DNS-over-HTTPS (DoH)

Google Public DNS provides two distinct DoH APIs at these endpoints:

  • https://dns.google/dns-query – RFC 8484 (GET and POST)
  • https://dns.google/resolve? – JSON API (GET)

The Secure Transports Overview page has curl command line examples for using both APIs as well as details of TLS and other features common to both DNS over TLS (DoT) and DoH.

DoH is also supported for the IPv6-only Google Public DNS64 service.

Google Public DNS does not support insecure http: URLs for API calls.

HTTP methods

Using the GET method can reduce latency, as it is cached more effectively. RFC 8484 GET requests must have a ?dns= query parameter with a Base64Url encoded DNS message. The GET method is the only method supported for the JSON API.
The POST method is only supported for the RFC 8484 API and uses a binary DNS message with Content-Type application/dns-message in the request body and in the DoH HTTP response.
HEAD is not currently supported, and returns a 400 Bad Request error.

Other methods return 501 Not Implemented errors.

HTTP status codes

Google Public DNS DoH returns the following HTTP status codes:


200 OK
HTTP parsing and communication with DNS resolver was successful, and the response body content is a DNS response in either binary or JSON encoding, depending on the query endpoint, Accept header and GET parameters.


301 Moved Permanently
Clients should retry at the URL provided in the Location: header. If the original query was a POST request, clients should only retry with GET if the new URL specifies a dns GET parameter argument; otherwise clients should retry with POST.

Other codes such as 302 Found, 307 Temporary Redirect or 308 Permanent Redirect may be used in the future, and DoH clients should handle all four codes.

Responses with the permanent 301 and 308 codes should be cached indefinitely, and if practical, users may be prompted to update their original configuration using the new URL.

POST requests that get 307 or 308 responses should always be retried with POST.


Error responses will have an explanation of the HTTP status in the body, using either HTML or plain text.

400 Bad Request
Problems parsing the GET parameters, or an invalid DNS request message. For bad GET parameters, the HTTP body should explain the error. Most invalid DNS messages get a 200 OK with a FORMERR; the HTTP error is returned for garbled messages with no Question section, a QR flag indicating a reply, or other nonsensical flag combinations with binary DNS parse errors.
413 Payload Too Large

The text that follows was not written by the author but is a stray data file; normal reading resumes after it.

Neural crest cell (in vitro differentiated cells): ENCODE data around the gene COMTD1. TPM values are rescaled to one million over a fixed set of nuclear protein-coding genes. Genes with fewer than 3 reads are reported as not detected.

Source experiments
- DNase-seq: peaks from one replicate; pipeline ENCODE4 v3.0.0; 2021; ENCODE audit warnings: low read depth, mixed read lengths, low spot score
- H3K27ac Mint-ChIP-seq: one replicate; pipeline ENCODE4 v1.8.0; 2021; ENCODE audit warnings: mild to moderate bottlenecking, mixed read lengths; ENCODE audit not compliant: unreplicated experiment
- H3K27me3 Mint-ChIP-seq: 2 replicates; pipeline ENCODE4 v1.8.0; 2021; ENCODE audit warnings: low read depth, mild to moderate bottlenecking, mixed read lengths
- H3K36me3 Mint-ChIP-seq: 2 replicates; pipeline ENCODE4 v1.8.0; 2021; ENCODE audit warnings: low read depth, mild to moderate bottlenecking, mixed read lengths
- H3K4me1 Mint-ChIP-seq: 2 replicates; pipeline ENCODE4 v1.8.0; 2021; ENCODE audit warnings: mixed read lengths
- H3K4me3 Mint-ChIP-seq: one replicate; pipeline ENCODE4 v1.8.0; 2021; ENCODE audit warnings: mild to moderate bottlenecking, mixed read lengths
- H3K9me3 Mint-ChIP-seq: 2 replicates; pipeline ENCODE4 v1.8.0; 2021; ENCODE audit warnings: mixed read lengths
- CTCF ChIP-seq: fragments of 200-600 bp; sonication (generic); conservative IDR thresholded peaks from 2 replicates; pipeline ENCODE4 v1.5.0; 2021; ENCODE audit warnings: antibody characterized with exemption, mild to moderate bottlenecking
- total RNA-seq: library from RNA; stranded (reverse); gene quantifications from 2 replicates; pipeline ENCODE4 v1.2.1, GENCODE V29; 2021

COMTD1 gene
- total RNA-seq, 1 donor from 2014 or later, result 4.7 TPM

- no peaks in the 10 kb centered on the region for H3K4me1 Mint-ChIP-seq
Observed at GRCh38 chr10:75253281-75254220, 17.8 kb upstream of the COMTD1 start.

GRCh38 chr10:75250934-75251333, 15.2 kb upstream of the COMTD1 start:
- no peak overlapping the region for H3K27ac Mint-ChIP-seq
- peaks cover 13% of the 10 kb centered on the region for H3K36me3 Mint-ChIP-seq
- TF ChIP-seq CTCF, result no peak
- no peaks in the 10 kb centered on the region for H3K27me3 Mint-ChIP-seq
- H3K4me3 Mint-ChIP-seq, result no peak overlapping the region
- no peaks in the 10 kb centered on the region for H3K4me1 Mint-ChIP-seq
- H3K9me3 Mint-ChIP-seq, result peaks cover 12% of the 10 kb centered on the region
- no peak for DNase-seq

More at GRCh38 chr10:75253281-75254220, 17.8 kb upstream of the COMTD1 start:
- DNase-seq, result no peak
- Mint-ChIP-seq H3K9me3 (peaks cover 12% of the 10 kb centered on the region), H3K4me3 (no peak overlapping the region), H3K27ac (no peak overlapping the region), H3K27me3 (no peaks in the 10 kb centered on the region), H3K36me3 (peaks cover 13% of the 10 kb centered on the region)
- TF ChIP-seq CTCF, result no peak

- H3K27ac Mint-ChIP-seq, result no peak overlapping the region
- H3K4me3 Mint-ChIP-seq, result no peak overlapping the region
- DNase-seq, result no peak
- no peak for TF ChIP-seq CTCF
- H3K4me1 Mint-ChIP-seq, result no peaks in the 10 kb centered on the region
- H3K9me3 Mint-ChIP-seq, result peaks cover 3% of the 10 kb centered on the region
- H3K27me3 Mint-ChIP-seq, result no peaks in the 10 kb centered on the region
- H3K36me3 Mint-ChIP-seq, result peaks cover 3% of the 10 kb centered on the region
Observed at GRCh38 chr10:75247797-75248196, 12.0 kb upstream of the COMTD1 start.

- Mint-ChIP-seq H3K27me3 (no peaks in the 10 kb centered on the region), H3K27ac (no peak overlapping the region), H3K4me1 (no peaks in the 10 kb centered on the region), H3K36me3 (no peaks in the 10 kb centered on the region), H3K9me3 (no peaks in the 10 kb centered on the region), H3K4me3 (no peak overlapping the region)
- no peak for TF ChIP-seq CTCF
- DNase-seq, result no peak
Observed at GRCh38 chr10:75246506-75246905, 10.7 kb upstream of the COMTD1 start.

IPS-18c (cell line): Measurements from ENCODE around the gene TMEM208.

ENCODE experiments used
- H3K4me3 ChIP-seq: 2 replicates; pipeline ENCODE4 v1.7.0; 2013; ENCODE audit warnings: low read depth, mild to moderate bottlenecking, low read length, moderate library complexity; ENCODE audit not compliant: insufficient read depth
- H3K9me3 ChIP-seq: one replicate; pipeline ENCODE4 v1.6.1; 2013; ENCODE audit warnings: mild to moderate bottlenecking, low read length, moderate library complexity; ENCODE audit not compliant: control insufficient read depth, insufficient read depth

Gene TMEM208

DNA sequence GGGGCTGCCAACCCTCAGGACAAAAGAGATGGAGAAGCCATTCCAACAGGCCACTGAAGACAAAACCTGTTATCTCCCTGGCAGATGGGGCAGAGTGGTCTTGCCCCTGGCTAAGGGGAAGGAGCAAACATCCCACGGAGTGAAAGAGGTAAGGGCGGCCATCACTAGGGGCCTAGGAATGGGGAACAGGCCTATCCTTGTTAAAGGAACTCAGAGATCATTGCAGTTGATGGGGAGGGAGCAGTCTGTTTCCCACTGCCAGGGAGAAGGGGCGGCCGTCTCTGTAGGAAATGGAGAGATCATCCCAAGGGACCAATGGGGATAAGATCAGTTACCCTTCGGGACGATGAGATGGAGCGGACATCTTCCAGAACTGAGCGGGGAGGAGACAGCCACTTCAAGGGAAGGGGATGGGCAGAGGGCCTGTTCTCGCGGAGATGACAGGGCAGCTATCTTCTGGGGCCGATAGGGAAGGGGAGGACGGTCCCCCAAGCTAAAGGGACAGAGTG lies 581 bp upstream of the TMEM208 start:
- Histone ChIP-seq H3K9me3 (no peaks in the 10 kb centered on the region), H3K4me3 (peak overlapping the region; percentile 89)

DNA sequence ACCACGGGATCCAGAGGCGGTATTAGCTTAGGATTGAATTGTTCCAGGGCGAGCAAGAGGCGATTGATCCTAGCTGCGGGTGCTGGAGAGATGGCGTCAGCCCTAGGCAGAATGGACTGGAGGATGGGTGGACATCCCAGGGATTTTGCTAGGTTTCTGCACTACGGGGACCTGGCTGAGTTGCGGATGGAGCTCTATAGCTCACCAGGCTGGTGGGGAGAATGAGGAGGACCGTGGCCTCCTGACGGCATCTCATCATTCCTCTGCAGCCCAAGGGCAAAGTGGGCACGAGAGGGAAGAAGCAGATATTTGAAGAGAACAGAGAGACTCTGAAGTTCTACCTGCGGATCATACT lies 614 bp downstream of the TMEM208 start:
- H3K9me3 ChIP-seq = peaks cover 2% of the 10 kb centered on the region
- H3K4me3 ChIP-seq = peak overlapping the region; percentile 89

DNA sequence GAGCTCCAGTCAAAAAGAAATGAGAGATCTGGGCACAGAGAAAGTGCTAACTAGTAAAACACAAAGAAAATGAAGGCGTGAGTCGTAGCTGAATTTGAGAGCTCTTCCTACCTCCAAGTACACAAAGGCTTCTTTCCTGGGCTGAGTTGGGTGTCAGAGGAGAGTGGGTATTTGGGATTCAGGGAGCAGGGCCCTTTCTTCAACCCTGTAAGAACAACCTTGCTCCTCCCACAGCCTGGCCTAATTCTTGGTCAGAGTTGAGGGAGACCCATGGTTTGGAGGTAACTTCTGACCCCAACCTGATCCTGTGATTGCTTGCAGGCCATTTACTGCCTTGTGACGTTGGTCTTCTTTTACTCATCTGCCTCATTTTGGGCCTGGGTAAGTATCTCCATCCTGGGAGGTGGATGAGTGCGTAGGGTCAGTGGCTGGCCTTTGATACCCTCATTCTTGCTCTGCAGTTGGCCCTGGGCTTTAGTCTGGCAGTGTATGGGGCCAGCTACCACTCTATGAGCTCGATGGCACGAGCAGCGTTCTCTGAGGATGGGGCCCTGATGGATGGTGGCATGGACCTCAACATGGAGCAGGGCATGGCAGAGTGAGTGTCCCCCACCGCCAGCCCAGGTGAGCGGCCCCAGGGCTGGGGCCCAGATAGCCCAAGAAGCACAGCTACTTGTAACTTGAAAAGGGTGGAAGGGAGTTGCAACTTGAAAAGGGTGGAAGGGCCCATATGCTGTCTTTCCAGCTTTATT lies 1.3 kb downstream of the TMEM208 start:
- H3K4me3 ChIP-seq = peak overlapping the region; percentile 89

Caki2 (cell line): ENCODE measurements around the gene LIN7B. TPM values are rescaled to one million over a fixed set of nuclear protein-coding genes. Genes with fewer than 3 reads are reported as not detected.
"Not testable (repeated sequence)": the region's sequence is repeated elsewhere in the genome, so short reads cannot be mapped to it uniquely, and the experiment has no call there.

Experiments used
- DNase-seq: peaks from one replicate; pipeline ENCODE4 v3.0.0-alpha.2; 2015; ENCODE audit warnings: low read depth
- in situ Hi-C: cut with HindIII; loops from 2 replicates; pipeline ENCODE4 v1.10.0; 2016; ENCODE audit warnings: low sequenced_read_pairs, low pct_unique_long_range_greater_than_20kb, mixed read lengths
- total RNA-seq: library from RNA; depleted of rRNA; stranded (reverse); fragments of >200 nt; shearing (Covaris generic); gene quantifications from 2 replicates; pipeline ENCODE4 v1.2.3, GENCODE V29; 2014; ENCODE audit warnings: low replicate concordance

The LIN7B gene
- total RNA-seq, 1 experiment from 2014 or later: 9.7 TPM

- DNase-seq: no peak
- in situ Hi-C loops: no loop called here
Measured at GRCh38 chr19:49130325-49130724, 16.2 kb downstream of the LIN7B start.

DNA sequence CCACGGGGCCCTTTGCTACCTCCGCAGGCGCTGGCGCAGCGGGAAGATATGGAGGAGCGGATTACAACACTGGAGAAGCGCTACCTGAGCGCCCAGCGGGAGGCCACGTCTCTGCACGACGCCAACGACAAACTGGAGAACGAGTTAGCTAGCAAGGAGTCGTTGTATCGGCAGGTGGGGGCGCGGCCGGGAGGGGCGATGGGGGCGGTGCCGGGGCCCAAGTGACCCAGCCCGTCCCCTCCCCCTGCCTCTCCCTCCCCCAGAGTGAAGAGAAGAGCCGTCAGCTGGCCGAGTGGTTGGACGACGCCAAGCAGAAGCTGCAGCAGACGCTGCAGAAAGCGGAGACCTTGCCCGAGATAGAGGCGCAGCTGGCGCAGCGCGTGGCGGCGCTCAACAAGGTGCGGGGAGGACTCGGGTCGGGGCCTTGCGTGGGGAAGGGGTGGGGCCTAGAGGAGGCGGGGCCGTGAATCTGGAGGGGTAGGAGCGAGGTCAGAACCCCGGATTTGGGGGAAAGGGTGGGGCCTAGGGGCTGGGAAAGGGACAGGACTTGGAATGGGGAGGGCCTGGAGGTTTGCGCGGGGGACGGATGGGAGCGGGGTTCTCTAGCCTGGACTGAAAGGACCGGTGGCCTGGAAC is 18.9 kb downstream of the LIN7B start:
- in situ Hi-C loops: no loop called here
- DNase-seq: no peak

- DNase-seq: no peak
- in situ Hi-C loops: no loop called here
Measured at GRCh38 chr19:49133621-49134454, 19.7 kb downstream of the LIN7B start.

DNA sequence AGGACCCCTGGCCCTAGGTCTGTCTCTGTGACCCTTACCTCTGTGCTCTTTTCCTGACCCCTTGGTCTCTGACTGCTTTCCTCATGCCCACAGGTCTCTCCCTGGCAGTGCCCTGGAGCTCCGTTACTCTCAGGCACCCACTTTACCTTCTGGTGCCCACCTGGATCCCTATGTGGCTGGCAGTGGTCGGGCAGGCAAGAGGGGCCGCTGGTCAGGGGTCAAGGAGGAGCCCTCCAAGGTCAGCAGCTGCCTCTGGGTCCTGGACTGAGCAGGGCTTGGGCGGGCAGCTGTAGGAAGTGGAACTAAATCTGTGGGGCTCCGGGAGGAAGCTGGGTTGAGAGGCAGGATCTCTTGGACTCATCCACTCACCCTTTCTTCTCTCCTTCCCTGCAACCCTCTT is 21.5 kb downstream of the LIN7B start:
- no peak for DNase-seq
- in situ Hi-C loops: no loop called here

An RFC 8484 POST request body exceeded the 512 byte maximum message size.
414 URI Too Long
The GET query header was too large or the dns parameter had a Base64Url encoded DNS message exceeding the 512 byte maximum message size.
415 Unsupported Media Type
The POST body did not have an application/dns-message Content-Type header.
429 Too Many Requests
The client has sent too many requests in a given amount of time. Clients should stop sending requests until the time specified in the Retry-After header (a relative time in seconds).
500 Internal Server Error
Google Public DNS internal DoH errors.
501 Not Implemented
Only GET and POST methods are implemented, other methods get this error.
502 Bad Gateway
The DoH service could not contact Google Public DNS resolvers.

In the case of a 502 response, although retrying on an alternate Google Public DNS address might help, a more effective fallback response would be to try another DoH service, or to switch to traditional UDP or TCP DNS at

Benefits of DoH

Using HTTPS, not just TLS encryption, has some practical benefits:

  • Widely available and well-supported HTTPS APIs simplify implementation for both Google Public DNS itself and potential clients.
  • An HTTPS service provides web apps with access to all DNS record types, avoiding the limitations of existing browser and OS DNS APIs, which generally support only host-to-address lookups.
  • Clients that implement QUIC UDP-based HTTPS support can avoid problems like head-of-line blocking that can occur when using TCP transport.

Privacy Best Practices for DoH

Developers of DoH applications should consider the privacy best practices outlined in RFC 8484 and expanded below:

  • Limit use of HTTP Headers

    HTTP headers reveal information about the client's DoH implementation and can be used to deanonymize clients. Headers like Cookie, User-Agent, and Accept-Language are the worst offenders, but even the set of headers sent can be revealing. To minimize this risk, send only the HTTP headers required for DoH: Host, Content-Type (for POST), and if necessary, Accept. User-Agent should be included in any development or testing versions.

  • Use EDNS padding options

    Follow the guidance in RFC 8467 for use of EDNS padding options to pad DoH queries to a few common lengths to protect against traffic analysis. Use of HTTP/2 padding is also possible but unlike EDNS padding, will not elicit padding on responses from DoH servers.

  • Use RFC 8484 POST only for privacy sensitive applications or browser modes

    Using POST for DoH queries reduces the cacheability of responses and can increase DNS latency, so it is not generally recommended. However, reducing caching is probably desirable for privacy sensitive applications, and might protect against timing attacks from web apps trying to determine what domains the user has visited lately.


To report a bug or request a new feature, please open an issue for DoH.